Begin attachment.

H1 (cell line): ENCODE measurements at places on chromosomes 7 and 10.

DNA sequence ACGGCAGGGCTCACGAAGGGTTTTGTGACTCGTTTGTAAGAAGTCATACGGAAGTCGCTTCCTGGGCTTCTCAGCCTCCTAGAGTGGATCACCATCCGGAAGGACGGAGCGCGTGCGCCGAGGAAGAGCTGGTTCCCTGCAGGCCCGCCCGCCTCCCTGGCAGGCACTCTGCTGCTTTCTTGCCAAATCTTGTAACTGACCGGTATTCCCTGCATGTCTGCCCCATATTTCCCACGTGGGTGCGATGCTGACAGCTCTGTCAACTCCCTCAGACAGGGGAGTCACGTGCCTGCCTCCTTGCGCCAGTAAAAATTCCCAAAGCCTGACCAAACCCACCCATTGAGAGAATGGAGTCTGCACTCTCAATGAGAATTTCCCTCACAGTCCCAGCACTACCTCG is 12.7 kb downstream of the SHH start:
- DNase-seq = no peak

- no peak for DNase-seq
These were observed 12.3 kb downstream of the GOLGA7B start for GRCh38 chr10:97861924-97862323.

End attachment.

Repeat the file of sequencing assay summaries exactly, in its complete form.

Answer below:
H1 (cell line): ENCODE measurements at places on chromosomes 7 and 10.

DNA sequence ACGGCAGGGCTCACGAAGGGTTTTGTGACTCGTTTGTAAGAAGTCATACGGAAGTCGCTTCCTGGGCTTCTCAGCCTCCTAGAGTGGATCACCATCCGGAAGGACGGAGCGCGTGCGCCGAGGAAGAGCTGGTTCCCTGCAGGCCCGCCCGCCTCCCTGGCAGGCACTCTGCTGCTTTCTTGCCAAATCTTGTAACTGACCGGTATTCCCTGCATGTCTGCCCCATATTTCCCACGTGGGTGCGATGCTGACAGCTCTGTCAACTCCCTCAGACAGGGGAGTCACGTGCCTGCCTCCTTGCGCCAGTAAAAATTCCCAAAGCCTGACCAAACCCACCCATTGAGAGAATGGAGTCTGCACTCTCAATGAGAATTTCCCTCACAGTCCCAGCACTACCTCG is 12.7 kb downstream of the SHH start:
- DNase-seq = no peak

- no peak for DNase-seq
These were observed 12.3 kb downstream of the GOLGA7B start for GRCh38 chr10:97861924-97862323.